The broken vascular bundles of approximately 20 mm in length were firstly dehydrated using alcohol–Spurr resin solutions of different strengths, ranging from alcohol 50 %, alcohol 70 %, alcohol 90 %, alcohol 100 %, alcohol:Spurr resins = 2:1, alcohol:Spurr resins = 1:1, alcohol:Spurr resins = 1:2, and Spurr resins 100 %. Secondly, the vascular bundles were embedded vertically in the Spurr resin and cured in a plastic mold. After curing, the cross-section of the samples was cut using an ultramicrotome. The ultramicrotome is equipped with a glass knife to obtain a very smooth and thin slice, which in this study, for indenting purposes, was 1.5 μm thick. Thirdly, these slices were immersed in 0.1 % acridine orange solution for 20 s and then rinsed in distilled water several times. Finally, the vascular bundle slices were imaged with a 10× objective. The area of vascular bundle was then measured with software provided by the instrument producer.


Load–elongation curves were converted to stress–strain curves, with the tensile strength and modulus obtained based on the different area of vascular bundles.

Results and discussion

The anatomical features of vascular bundles in the moso bamboo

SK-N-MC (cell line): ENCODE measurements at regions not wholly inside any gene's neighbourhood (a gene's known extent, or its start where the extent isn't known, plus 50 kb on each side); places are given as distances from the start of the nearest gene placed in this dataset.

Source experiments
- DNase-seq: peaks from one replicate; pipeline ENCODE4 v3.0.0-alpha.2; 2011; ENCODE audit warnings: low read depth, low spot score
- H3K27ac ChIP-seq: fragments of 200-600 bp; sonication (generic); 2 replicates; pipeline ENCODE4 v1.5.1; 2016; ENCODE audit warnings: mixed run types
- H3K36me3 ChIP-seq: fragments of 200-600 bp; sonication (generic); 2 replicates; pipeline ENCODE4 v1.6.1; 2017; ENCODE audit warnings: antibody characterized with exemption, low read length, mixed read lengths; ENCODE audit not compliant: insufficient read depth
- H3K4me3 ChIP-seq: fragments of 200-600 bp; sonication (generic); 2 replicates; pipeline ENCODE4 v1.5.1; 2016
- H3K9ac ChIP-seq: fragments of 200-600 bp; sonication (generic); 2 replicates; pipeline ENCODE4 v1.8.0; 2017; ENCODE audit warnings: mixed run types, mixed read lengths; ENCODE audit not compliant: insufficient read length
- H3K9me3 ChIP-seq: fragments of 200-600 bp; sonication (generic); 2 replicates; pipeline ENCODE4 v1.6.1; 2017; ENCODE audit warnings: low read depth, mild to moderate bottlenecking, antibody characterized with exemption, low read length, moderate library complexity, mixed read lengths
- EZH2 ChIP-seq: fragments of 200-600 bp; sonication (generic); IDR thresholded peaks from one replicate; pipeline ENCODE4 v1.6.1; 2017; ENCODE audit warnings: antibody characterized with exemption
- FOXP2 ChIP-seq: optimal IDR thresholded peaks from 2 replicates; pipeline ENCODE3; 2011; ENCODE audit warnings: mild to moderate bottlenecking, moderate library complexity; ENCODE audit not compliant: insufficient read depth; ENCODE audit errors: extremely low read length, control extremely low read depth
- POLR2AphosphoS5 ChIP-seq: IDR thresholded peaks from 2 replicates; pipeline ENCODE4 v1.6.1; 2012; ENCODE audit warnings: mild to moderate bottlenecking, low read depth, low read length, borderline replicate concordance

The distribution of vascular bundles in the bamboo cross-section is shown in Fig. 1b. From the image, we could observe that the vascular bundles close to the outer periphery are smaller and denser, while those close to the inner periphery were larger and more sparsely spaced. These findings were consistent with the observations of Ray et al. [23]. Earlier work by Ghavami et al. [2] identified this distributions was functionally graded. Vascular bundles arranged in oblique rows and multiple lines. In the cross-section, the morphology and size of the vascular bundles located from the outer to inner sections of the culm also had significant differences. The outer vascular bundles (3/5 of the bamboo wall thickness) showed a dense distribution and smaller in size. They were mainly made of fiber wall accompanied by rudimentary vessel. The morphology of inner vascular bundle was far more stable with a fully developed vessel. There were two different forms of vascular bundles, one was semi-open and others were open. The semi-open vascular bundles were mainly distributed in the outer layer, while the open vascular bundles were found in the inner layer. The outer vascular bundles were often arranged in staggered rows, where they gradually increase in size when moving from locations at the periphery to the middle. By comparison, the inner vascular bundles had a disorderly arrangement yet consistent morphology. The ratio between the radially maximum length and the tangentially maximum width (R/T) of the vascular bundle I was slightly larger near to the outer sections of the culm. From the outer to inner section, the ratio of radially maximum length decreased gradually, while the tangentially maximum width increased. Therefore, the R/T ratio was almost constant near the cavity. In general, the characteristic variations in the vascular bundles depended on the position in the radial direction.